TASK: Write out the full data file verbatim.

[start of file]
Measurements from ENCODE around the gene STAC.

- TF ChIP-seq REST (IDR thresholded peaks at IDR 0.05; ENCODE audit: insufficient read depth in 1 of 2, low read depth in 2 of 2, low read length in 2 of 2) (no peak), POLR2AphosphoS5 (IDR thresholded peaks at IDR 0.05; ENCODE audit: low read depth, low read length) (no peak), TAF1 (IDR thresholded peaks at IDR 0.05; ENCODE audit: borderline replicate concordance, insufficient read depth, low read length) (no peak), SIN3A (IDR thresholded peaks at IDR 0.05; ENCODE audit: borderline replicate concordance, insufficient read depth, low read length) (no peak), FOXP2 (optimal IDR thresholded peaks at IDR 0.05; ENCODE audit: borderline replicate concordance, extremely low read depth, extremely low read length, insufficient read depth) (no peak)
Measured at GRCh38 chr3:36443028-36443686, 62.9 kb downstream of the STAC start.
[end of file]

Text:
Measurements from ENCODE around the gene STAC.

- TF ChIP-seq REST (IDR thresholded peaks at IDR 0.05; ENCODE audit: insufficient read depth in 1 of 2, low read depth in 2 of 2, low read length in 2 of 2) (no peak), POLR2AphosphoS5 (IDR thresholded peaks at IDR 0.05; ENCODE audit: low read depth, low read length) (no peak), TAF1 (IDR thresholded peaks at IDR 0.05; ENCODE audit: borderline replicate concordance, insufficient read depth, low read length) (no peak), SIN3A (IDR thresholded peaks at IDR 0.05; ENCODE audit: borderline replicate concordance, insufficient read depth, low read length) (no peak), FOXP2 (optimal IDR thresholded peaks at IDR 0.05; ENCODE audit: borderline replicate concordance, extremely low read depth, extremely low read length, insufficient read depth) (no peak)
Measured at GRCh38 chr3:36443028-36443686, 62.9 kb downstream of the STAC start.